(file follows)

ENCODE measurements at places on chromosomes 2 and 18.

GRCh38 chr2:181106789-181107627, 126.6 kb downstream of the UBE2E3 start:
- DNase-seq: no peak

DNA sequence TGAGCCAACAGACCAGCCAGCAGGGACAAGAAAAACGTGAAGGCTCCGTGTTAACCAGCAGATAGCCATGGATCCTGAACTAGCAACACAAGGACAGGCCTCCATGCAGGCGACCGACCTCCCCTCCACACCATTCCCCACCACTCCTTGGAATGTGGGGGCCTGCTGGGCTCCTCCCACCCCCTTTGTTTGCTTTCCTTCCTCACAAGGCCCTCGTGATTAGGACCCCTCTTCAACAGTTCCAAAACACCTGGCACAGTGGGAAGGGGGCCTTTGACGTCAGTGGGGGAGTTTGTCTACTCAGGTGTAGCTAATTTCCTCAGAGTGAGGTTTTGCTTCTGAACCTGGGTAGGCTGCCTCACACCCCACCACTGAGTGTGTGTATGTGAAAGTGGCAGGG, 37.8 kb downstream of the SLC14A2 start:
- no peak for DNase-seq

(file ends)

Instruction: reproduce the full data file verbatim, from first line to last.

ENCODE measurements at places on chromosomes 2 and 18.

GRCh38 chr2:181106789-181107627, 126.6 kb downstream of the UBE2E3 start:
- DNase-seq: no peak

DNA sequence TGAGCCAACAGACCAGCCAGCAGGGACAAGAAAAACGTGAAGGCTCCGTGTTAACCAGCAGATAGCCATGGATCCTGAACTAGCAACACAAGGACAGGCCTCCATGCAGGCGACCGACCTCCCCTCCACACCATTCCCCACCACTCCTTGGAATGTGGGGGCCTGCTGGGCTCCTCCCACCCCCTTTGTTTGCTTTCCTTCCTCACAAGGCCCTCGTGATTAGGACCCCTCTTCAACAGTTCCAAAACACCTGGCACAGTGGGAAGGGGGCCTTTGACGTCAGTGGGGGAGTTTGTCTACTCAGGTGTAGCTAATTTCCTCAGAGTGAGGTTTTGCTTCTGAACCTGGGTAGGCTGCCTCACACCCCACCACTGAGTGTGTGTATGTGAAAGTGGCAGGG, 37.8 kb downstream of the SLC14A2 start:
- no peak for DNase-seq